09 April 2021
  • arctic
  • NATO
  • Russia
  • climate security

Launch of a New Arctic Military Activity Tracker

This week, the Center of Strategic and International Studies launched its interactive Arctic Military Activity Tracker to help document recent events and positioning from military actors in the Arctic. As climate change melts the ice in the High North, new economic and geopolitical opportunities are emerging such as faster maritime trade routes and new resource deposits. Consequentially, the rival powers in the region are pushing to outmanoeuvre one another in a race to secure these lucrative new opportunities. 

In particular, Russia's activity in the Arctic region has escalated in the past decade and shows no signs of cooling off. Incidents in and under the Arctic Circle present a threat to the Northern NATO member states given that a greater Russian presence could not only inhibit access to the new opportunities, but also put a geographical chokehold on Western Europe through control of the GIUK gap (Greenland-Iceland-UK sea gap). Moreover, growing Russian militarisation across the Bering Straits from Alaska undoubtedly will worry American security planners in Washington.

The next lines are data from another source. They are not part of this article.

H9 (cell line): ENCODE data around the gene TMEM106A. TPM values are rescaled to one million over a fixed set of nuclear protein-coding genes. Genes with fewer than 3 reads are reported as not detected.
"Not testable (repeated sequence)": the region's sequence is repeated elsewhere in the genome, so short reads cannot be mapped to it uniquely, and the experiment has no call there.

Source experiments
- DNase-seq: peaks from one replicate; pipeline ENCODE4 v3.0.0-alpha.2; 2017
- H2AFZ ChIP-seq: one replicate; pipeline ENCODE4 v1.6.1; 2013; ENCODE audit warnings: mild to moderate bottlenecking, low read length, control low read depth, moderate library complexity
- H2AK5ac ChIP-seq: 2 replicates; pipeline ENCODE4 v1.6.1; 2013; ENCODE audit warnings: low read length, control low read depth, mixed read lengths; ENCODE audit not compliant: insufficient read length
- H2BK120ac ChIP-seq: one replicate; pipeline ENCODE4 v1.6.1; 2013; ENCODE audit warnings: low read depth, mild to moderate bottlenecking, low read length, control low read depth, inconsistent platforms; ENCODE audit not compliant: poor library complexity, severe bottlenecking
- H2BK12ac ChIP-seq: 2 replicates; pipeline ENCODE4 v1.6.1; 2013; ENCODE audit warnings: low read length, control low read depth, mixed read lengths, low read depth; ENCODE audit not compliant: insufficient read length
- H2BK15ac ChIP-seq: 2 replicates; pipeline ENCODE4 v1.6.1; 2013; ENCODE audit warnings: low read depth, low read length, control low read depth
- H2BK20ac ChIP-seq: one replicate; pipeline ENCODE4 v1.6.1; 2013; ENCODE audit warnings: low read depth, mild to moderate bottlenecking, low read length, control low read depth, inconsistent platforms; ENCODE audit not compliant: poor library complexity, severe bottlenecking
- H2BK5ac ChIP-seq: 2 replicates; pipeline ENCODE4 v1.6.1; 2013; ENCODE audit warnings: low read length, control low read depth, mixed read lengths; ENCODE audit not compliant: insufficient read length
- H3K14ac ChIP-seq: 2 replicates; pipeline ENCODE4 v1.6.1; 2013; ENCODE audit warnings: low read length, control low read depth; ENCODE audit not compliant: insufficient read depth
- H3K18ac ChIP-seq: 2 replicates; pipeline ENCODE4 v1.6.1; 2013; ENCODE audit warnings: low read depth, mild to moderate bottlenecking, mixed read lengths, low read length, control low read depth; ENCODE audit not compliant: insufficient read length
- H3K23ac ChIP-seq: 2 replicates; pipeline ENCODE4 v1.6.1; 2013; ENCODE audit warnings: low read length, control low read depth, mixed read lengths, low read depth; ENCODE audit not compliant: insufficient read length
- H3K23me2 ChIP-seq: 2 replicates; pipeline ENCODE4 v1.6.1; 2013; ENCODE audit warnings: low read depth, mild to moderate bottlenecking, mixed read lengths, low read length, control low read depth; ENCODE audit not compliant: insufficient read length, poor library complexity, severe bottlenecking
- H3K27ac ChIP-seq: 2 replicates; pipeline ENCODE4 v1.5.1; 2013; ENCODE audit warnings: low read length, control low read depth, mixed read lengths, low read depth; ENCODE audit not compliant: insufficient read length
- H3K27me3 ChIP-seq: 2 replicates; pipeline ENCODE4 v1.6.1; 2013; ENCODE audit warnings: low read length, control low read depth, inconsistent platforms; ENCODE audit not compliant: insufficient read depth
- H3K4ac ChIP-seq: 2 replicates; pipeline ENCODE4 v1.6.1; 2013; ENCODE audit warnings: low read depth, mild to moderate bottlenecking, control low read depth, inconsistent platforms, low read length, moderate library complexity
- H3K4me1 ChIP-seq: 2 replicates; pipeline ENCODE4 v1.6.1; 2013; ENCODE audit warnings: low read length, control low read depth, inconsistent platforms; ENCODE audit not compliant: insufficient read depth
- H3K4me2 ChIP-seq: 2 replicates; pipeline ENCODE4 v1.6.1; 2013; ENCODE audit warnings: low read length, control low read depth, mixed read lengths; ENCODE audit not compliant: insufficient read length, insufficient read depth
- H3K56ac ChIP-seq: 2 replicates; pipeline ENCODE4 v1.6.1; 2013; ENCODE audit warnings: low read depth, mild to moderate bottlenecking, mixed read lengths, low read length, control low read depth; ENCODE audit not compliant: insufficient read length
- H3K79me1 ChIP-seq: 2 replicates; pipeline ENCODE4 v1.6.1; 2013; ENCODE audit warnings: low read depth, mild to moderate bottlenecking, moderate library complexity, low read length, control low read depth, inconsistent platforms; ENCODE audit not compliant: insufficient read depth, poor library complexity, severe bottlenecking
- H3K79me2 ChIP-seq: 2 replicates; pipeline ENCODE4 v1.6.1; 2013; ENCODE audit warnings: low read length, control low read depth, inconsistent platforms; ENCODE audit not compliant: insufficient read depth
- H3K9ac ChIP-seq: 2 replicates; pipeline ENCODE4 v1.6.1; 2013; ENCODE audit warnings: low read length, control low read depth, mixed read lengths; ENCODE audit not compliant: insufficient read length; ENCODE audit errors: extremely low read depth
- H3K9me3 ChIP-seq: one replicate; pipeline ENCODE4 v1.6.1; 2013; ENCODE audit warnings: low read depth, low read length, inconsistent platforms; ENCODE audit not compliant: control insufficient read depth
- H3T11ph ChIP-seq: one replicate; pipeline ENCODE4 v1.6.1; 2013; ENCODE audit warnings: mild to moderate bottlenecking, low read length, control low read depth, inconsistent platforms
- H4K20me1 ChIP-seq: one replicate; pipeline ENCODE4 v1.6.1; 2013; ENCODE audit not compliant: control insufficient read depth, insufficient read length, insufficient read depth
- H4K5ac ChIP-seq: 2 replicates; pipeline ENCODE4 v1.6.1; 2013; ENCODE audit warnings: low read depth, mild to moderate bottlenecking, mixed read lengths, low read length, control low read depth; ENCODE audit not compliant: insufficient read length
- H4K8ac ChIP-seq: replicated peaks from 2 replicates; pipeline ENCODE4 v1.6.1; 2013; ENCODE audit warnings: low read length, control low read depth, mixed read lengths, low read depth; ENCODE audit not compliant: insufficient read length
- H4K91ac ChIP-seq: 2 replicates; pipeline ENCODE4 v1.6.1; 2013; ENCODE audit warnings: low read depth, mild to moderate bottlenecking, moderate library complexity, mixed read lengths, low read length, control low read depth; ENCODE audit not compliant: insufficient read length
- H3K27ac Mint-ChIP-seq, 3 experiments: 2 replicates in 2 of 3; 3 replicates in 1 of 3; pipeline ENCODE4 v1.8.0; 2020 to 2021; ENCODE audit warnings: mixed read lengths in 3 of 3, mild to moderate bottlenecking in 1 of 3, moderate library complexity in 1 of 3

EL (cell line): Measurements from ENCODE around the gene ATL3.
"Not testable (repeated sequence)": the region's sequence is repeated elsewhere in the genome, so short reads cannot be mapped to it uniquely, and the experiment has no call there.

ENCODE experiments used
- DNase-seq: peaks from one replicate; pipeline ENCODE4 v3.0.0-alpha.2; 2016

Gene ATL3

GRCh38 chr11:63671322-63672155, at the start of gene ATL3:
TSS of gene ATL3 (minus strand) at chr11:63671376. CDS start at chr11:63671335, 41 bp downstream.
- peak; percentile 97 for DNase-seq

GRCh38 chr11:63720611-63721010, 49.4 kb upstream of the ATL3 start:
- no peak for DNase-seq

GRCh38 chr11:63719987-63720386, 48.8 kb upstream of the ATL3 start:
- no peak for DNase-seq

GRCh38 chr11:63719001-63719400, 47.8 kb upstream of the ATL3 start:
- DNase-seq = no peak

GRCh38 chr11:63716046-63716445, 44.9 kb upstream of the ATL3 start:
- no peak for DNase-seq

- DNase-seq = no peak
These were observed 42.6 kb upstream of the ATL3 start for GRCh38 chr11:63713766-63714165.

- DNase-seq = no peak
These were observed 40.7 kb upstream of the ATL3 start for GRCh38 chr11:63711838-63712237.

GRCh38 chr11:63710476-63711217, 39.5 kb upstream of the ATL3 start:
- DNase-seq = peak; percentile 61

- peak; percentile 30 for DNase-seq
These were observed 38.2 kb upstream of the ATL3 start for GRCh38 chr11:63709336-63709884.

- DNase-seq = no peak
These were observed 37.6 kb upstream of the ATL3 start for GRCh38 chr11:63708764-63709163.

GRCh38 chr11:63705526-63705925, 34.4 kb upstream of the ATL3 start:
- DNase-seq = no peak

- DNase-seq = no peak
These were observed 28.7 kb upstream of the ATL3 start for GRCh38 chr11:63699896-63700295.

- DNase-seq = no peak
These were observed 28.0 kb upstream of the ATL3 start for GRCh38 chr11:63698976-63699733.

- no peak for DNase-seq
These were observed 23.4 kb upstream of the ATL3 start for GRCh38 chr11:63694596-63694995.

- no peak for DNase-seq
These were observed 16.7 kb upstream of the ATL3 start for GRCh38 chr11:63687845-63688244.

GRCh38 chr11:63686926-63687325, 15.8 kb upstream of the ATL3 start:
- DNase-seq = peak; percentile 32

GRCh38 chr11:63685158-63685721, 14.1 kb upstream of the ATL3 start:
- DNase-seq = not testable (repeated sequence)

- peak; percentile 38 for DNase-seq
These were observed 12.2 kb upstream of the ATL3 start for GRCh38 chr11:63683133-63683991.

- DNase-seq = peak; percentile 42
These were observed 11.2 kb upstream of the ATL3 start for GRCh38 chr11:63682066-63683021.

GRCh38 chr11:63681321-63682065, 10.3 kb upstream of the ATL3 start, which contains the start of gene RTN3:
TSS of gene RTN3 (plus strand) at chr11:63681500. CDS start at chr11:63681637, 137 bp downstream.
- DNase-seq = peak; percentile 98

From a Russian perspective, their country occupies a vast proportion of the Arctic region and sees securing its northern border to access the new resources, economic opportunities and projecting power in its neighbourhood as a vital cog to its foreign policy. In the past decade, it has revitalized Soviet-era bases, deployed missile defense systems, invested in domain awareness capabilities, increased aerial and maritime patrols, and stepped up its exercise schedule. Russia’s military activities in the Arctic have in turn led the United States, NATO members, and close U.S. partners such as Sweden and Finland to increase their own regional military capabilities with a commensurate uptick in exercises, deployments, patrols, and capability investments.

With the warming of the Arctic continuing at record pace, an accurate picture of strategic competition in the Arctic is necessary as policymakers search for ways to enhance transparency of their military activities, develop confidence-building measures, and create dialogue mechanisms to avoid conflict.

For the tracker, click HERE

Photo credits: Sergey Svechnikov/Unsplash.com